Also, we took great care to take into account all the specific groups among our colleagues that could need more care and flexible approach (parents who still don’t have a daycare, those who are in a health risk group or have family members in risk, those that have to use public transport and potentially expose themselves to greater risk etc.).

The final decision was to keep the remote work and all newfound benefits indefinite. 

Those colleagues that look forward to coming back to our offices will have a chance to do so in a matter of days as soon as we prepare them for their safe return. All others will have a chance to keep working remotely as long as they see fit. 

Important thing is to give your people flexibility and not to dive from one extreme to another just because it’s “the new thing”. Some love working remotely and others need to get out of the house, mingle, and have face to face interactions.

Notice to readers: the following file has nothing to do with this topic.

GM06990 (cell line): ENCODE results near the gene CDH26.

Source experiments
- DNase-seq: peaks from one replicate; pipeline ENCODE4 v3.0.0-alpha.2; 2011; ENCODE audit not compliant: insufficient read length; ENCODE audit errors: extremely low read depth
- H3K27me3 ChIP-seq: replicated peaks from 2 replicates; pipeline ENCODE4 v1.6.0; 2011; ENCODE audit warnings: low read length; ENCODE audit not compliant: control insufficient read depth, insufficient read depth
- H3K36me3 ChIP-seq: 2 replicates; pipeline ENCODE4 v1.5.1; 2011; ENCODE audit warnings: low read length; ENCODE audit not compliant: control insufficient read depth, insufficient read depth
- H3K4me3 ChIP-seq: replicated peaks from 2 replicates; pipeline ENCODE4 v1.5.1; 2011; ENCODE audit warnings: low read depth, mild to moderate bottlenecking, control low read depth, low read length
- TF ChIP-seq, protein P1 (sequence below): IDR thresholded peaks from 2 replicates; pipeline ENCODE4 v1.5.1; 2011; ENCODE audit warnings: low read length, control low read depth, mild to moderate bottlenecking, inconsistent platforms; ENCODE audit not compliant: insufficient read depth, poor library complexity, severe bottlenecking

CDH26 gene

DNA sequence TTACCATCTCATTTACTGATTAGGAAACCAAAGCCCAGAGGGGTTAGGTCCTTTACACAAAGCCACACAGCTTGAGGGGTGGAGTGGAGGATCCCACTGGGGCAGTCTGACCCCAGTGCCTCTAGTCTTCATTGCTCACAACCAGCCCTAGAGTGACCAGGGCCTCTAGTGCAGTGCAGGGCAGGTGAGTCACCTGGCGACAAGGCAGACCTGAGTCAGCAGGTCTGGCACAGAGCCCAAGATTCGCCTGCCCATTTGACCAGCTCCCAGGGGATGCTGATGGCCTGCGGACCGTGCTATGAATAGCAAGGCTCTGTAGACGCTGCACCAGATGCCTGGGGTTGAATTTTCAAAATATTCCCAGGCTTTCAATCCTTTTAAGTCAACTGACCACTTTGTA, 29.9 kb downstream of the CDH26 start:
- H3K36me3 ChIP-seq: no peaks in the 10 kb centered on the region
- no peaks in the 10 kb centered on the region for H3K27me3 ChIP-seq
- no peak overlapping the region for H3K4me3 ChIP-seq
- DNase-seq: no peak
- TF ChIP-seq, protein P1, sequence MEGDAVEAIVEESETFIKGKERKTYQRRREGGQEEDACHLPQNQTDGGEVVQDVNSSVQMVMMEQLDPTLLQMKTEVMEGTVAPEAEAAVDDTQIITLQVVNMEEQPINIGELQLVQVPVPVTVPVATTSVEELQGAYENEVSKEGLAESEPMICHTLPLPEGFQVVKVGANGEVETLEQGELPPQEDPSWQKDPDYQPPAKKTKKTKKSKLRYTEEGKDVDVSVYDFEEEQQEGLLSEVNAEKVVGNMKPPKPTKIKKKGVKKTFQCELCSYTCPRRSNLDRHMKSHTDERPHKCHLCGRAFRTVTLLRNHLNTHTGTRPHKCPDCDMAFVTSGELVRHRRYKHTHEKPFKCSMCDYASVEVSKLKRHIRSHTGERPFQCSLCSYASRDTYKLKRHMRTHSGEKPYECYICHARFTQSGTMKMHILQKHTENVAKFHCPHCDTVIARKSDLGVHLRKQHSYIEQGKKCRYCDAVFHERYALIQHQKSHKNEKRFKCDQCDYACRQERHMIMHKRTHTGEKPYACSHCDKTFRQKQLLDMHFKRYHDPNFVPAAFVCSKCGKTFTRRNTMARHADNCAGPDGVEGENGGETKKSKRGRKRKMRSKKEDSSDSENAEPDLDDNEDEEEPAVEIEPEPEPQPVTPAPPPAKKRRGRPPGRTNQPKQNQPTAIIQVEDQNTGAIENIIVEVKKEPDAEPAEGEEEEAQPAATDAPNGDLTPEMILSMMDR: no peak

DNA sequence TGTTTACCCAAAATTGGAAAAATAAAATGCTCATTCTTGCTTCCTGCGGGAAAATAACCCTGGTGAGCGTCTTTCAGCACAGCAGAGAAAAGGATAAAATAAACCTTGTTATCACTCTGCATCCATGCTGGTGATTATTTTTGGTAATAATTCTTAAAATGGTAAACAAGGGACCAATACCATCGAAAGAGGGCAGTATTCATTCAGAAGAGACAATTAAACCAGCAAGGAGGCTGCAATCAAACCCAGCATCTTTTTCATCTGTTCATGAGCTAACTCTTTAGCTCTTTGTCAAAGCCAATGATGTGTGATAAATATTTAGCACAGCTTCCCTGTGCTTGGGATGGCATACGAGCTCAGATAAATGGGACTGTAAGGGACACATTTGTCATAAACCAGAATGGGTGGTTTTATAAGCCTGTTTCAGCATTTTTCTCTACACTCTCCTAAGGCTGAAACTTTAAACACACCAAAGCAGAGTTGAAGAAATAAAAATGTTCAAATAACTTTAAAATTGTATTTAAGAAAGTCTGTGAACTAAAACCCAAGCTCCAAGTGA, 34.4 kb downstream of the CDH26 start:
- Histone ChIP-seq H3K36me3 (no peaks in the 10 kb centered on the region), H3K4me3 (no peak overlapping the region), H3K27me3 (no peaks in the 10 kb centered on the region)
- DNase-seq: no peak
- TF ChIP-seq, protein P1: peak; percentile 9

Why are we happy with our performance during this period? 

  • We’ve improved our communication and daily operations; we have kept clear priorities with less but more focused meetings, 
  • Kept going with our first iOS academy remotely that’s about to come to an end soon
  • Started with a whole new Frontend academy and got an amazing response (100 attendees in our Intro webinar and 66 candidates for the Academy that’s about to start soon) 
  • Switched the whole selection process remotely while keeping our criteria high and quality of candidates
  • Onboarded new colleague
  • In final steps of hiring 2 new colleagues
  • Promoted several of our colleagues

These 2 months have been challenging but we are proud that every week behind us has been more and more successful. Together we’ve overcome many obstacles and are looking forward to seeing what awaits us in the coming months and how it will impact the way of doing business.

If you find this interesting or want to find out more, feel free to reach out! If you want to check out what opportunities are there for joining our company – check our career page 🙂